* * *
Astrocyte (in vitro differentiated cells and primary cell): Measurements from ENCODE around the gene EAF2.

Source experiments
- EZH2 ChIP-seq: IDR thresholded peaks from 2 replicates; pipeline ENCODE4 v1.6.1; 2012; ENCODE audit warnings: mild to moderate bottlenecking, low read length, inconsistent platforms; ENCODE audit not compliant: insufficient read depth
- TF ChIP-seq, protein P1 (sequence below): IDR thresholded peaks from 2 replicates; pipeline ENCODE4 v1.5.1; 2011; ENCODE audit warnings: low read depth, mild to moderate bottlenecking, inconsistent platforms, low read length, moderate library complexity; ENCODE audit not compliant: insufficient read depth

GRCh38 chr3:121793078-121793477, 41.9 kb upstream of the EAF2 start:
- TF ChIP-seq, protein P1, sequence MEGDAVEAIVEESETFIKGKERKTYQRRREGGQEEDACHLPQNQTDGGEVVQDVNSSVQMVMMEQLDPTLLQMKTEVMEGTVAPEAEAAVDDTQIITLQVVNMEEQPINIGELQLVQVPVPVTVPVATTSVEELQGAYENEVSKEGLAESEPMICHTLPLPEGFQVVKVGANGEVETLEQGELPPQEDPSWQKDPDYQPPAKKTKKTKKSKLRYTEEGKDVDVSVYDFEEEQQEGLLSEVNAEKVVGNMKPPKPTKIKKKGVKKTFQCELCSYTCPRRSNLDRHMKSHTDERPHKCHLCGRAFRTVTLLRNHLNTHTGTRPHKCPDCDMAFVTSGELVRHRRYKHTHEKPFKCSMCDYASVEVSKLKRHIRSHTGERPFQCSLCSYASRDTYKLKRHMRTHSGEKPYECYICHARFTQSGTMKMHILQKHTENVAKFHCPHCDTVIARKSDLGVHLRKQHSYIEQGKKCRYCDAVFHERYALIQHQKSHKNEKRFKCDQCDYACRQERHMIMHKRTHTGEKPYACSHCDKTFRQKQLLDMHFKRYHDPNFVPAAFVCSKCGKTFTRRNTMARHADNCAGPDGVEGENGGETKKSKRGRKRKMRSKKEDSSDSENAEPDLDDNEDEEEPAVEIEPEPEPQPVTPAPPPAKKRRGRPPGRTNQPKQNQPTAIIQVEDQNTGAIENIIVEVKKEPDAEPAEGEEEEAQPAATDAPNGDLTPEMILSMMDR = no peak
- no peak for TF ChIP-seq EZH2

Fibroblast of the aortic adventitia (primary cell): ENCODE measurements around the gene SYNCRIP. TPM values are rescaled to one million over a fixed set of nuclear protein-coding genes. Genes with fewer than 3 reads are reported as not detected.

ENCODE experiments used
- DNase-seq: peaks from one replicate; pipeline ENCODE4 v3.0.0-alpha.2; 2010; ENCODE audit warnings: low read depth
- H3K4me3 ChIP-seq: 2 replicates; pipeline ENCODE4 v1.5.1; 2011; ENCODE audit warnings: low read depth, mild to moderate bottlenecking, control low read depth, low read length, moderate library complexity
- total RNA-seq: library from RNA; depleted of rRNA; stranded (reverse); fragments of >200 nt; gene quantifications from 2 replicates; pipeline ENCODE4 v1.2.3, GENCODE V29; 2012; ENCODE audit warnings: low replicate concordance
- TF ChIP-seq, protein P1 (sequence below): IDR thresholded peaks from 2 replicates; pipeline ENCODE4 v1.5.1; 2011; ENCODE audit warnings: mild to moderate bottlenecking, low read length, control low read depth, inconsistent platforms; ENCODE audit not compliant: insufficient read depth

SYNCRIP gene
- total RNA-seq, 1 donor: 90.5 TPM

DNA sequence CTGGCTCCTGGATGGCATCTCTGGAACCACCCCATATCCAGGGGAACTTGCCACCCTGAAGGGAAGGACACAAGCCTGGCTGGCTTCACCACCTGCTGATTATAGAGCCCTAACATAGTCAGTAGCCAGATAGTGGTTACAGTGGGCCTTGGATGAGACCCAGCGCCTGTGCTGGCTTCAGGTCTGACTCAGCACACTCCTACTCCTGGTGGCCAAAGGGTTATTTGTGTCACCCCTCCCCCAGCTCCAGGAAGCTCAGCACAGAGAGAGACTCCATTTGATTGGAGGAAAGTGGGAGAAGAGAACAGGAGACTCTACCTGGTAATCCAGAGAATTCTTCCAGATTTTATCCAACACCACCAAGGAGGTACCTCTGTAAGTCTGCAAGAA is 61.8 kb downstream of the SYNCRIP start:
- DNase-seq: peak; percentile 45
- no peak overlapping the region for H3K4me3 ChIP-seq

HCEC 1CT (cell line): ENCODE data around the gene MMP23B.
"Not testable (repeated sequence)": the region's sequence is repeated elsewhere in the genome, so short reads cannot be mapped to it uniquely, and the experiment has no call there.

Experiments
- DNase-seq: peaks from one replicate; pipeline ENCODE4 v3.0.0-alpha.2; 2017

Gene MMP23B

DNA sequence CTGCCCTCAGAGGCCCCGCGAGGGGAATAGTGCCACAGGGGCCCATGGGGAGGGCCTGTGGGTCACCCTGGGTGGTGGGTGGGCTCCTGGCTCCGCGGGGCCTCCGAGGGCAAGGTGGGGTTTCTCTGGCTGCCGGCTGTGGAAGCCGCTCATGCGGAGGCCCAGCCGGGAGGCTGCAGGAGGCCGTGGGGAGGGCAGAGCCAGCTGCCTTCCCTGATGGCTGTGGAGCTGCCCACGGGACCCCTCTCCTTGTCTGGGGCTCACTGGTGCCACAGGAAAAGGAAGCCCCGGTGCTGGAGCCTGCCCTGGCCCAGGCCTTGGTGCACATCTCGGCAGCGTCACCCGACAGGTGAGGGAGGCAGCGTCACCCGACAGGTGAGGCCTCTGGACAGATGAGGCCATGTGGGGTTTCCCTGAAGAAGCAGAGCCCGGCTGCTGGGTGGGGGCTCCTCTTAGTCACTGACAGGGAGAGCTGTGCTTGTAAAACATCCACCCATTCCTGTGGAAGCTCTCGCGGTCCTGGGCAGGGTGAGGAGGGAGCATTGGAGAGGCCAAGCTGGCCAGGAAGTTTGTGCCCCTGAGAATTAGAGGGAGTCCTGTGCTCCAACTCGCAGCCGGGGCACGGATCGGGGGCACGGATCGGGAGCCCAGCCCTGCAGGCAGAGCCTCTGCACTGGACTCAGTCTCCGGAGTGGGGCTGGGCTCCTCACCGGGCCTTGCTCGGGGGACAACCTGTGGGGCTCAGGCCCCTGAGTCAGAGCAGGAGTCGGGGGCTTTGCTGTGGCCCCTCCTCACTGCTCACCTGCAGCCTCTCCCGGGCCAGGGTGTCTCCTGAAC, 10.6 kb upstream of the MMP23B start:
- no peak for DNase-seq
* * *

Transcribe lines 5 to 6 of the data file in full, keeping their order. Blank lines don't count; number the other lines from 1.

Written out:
GRCh38 chr3:121793078-121793477, 41.9 kb upstream of the EAF2 start:
- TF ChIP-seq, protein P1, sequence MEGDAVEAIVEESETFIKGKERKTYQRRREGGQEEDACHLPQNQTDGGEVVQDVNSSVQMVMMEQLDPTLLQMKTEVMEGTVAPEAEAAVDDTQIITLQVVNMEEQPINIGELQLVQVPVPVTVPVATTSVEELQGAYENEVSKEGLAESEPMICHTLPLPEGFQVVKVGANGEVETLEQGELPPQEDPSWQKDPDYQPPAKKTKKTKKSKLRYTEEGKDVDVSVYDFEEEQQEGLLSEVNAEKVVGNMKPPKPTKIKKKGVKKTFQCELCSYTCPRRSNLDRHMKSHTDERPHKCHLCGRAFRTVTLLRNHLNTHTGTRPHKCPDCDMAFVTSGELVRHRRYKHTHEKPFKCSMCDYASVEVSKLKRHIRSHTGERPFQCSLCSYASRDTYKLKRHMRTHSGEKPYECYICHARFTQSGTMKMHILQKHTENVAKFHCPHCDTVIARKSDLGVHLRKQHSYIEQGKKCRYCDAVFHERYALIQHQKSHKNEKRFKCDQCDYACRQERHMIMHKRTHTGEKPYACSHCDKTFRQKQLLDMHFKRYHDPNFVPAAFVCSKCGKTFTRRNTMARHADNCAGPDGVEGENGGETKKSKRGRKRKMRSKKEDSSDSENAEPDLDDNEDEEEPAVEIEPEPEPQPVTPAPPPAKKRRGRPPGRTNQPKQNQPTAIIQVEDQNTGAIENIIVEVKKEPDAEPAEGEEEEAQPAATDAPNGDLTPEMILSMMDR = no peak